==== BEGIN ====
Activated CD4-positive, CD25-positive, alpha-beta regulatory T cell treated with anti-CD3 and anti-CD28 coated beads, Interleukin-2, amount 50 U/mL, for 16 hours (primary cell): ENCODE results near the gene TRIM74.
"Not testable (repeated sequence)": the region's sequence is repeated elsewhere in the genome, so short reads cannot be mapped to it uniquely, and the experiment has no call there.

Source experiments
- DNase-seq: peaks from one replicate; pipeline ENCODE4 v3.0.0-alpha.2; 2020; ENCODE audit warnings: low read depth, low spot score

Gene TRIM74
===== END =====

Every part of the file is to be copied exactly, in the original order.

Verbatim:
Activated CD4-positive, CD25-positive, alpha-beta regulatory T cell treated with anti-CD3 and anti-CD28 coated beads, Interleukin-2, amount 50 U/mL, for 16 hours (primary cell): ENCODE results near the gene TRIM74.
"Not testable (repeated sequence)": the region's sequence is repeated elsewhere in the genome, so short reads cannot be mapped to it uniquely, and the experiment has no call there.

Source experiments
- DNase-seq: peaks from one replicate; pipeline ENCODE4 v3.0.0-alpha.2; 2020; ENCODE audit warnings: low read depth, low spot score

Gene TRIM74